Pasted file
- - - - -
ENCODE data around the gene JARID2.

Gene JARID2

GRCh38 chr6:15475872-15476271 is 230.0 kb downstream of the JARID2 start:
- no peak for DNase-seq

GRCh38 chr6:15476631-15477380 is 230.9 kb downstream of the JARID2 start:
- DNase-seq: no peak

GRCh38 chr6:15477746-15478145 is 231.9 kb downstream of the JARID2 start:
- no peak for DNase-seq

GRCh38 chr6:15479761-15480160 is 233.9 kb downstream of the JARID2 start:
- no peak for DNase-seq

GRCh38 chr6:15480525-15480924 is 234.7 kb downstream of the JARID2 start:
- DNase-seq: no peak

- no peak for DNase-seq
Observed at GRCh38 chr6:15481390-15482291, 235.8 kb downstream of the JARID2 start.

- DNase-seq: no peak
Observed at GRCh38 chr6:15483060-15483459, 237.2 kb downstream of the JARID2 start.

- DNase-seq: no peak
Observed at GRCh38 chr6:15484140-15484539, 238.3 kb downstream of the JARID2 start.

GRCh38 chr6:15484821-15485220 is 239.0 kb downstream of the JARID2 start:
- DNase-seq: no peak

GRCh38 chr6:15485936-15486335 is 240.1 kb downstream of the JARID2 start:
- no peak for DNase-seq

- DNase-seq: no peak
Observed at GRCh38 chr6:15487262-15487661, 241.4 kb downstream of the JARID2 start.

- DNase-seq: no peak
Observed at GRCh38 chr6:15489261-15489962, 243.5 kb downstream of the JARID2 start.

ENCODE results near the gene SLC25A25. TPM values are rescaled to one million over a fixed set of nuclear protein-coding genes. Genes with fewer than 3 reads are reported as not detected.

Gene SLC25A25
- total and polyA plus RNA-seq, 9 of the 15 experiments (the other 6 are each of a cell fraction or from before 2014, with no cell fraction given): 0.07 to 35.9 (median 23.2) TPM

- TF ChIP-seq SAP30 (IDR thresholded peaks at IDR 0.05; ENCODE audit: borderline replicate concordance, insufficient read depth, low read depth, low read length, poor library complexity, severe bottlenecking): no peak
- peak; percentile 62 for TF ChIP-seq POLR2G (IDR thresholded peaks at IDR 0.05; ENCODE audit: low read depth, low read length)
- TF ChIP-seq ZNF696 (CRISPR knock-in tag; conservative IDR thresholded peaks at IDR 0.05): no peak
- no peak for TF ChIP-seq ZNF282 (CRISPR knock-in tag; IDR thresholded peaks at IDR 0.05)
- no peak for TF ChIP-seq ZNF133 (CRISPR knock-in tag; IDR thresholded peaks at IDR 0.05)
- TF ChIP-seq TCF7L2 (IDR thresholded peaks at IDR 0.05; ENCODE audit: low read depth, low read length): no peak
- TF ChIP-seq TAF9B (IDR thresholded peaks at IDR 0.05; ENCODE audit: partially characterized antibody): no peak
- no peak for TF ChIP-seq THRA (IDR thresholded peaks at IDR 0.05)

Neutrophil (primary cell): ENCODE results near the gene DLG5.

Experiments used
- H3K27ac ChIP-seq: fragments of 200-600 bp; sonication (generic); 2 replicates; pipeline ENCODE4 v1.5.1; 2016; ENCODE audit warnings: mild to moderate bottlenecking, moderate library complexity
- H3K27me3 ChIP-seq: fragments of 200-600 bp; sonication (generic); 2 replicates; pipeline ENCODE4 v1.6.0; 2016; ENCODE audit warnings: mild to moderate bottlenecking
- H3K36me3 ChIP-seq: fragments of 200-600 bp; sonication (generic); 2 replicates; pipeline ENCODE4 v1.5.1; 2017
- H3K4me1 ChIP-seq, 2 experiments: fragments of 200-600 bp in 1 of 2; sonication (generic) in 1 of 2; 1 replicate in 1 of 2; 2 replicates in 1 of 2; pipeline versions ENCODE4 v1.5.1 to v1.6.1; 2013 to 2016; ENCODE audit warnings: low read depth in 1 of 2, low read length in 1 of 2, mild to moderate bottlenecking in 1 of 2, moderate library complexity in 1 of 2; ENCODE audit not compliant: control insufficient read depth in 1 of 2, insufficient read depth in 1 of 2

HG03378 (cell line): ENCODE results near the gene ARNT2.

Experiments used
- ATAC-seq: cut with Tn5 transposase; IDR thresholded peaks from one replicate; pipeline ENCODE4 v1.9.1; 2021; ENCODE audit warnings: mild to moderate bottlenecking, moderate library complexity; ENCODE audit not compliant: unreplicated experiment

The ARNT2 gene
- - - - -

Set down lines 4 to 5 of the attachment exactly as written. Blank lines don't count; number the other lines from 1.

- no peak for DNase-seq

GRCh38 chr6:15476631-15477380 is 230.9 kb downstream of the JARID2 start: